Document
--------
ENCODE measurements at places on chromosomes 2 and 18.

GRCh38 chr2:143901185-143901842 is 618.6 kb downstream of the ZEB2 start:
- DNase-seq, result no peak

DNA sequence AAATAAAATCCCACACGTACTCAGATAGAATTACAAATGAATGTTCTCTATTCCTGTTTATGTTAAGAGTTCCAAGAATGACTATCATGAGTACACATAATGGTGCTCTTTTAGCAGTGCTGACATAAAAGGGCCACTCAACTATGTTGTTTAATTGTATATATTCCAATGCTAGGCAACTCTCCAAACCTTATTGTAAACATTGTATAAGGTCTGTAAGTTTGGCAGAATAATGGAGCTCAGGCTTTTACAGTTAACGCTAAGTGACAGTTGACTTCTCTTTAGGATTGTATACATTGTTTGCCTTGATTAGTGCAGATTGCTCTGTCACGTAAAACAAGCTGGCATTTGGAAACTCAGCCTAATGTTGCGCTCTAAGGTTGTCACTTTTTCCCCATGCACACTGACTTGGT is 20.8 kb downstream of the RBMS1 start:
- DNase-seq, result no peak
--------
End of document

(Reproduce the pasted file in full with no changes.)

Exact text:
ENCODE measurements at places on chromosomes 2 and 18.

GRCh38 chr2:143901185-143901842 is 618.6 kb downstream of the ZEB2 start:
- DNase-seq, result no peak

DNA sequence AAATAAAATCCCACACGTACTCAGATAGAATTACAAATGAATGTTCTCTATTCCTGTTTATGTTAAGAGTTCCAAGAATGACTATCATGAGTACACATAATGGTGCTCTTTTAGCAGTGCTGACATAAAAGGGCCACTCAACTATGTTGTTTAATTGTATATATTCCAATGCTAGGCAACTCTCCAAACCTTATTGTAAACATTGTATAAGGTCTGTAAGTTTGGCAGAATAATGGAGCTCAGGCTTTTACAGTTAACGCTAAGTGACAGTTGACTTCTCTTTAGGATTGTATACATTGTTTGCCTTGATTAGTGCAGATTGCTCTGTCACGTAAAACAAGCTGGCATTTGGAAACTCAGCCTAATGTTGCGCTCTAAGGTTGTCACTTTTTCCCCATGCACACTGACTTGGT is 20.8 kb downstream of the RBMS1 start:
- DNase-seq, result no peak